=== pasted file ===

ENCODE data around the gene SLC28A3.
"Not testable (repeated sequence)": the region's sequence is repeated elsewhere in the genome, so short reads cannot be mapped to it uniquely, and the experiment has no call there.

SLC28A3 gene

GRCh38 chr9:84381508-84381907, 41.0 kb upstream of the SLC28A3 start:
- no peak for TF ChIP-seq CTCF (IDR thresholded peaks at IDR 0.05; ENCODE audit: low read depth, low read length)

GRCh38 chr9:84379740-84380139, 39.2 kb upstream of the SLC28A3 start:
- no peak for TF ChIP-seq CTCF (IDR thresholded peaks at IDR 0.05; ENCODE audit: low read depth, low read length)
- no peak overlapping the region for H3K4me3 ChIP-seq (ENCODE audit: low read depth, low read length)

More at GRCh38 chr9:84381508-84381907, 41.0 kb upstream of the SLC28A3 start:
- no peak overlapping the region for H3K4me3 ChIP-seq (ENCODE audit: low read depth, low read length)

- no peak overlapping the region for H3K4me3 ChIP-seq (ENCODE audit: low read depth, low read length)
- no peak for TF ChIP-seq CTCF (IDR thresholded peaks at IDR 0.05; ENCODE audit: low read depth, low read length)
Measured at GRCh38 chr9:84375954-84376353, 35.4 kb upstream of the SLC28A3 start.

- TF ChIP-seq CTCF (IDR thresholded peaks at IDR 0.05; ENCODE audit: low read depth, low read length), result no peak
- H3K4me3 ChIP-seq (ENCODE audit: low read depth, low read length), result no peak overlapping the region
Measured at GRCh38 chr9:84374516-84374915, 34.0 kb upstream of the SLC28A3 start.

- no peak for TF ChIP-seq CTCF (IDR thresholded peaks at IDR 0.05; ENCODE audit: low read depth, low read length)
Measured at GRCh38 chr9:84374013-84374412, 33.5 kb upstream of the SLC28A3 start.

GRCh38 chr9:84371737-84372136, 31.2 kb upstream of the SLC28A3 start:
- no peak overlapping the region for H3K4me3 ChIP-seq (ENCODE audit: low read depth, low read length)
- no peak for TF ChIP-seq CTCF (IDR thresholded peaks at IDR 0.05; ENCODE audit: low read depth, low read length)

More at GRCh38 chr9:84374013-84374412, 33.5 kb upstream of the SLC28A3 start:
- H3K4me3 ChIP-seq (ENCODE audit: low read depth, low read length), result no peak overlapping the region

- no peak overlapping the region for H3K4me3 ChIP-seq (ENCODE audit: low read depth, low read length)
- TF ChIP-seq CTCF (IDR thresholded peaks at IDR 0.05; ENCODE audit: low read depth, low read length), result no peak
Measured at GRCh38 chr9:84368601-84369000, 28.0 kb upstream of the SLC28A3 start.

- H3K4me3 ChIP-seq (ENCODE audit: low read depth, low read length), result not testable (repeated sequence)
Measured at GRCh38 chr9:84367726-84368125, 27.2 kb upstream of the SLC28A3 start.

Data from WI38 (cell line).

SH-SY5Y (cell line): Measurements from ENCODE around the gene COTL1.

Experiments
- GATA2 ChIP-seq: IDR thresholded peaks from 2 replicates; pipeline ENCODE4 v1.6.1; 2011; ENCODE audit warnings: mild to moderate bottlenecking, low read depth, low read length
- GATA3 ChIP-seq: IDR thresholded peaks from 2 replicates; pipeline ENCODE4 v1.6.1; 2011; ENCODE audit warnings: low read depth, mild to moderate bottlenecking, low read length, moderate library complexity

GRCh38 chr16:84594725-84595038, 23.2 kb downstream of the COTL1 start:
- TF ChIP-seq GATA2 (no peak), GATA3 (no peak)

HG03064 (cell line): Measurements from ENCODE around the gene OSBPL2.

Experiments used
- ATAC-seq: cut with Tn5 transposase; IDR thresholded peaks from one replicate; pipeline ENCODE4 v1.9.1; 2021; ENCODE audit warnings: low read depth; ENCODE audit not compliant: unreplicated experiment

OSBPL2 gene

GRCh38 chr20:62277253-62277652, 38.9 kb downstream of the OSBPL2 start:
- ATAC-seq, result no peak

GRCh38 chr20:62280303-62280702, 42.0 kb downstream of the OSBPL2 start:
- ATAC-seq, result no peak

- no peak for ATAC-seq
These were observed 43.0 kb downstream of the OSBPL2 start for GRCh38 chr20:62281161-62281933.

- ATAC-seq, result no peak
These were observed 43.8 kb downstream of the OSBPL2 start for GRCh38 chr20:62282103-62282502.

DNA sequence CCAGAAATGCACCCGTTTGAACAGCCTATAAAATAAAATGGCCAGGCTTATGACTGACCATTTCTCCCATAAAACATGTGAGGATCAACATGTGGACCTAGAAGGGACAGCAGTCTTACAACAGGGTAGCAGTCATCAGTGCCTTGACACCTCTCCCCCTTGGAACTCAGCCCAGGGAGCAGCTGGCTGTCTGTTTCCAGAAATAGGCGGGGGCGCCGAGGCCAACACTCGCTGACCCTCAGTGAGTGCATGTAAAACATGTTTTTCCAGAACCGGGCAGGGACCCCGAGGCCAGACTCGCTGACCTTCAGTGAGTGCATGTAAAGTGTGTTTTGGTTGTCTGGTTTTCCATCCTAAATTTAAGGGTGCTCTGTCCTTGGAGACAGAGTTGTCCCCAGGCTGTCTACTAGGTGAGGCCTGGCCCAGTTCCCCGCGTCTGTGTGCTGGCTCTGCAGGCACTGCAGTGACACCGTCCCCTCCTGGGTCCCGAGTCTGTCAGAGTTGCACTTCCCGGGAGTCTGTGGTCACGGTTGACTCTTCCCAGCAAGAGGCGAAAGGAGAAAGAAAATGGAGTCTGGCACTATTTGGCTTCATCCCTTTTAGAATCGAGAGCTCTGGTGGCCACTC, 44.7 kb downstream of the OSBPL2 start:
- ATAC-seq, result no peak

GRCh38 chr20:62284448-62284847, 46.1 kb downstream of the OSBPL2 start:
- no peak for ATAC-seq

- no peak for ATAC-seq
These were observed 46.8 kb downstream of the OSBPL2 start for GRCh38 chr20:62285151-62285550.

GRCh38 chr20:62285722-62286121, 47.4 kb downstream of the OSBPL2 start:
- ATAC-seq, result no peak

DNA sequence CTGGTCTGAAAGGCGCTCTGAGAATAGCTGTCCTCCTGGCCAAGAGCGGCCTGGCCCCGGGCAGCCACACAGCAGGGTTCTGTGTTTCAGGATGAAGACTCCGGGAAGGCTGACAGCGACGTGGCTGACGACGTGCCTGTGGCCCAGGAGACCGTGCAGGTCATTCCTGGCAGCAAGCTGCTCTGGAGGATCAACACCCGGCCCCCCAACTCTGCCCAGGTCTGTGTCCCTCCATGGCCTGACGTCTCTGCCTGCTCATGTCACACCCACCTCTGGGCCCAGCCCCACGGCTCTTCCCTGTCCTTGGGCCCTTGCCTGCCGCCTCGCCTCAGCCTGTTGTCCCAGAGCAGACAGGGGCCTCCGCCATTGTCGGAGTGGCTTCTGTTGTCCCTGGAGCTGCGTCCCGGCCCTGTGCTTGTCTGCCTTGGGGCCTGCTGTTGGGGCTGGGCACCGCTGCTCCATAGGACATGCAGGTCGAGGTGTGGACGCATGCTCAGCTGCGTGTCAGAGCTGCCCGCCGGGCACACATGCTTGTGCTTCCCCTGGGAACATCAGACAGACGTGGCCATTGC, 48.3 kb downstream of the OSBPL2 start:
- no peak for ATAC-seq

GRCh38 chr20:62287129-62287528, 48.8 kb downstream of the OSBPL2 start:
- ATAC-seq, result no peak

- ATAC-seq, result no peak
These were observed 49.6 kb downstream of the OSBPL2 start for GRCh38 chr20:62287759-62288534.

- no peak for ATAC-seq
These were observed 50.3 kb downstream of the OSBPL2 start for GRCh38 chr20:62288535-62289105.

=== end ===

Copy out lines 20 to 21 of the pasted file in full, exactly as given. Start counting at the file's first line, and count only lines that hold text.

- no peak overlapping the region for H3K4me3 ChIP-seq (ENCODE audit: low read depth, low read length)
- no peak for TF ChIP-seq CTCF (IDR thresholded peaks at IDR 0.05; ENCODE audit: low read depth, low read length)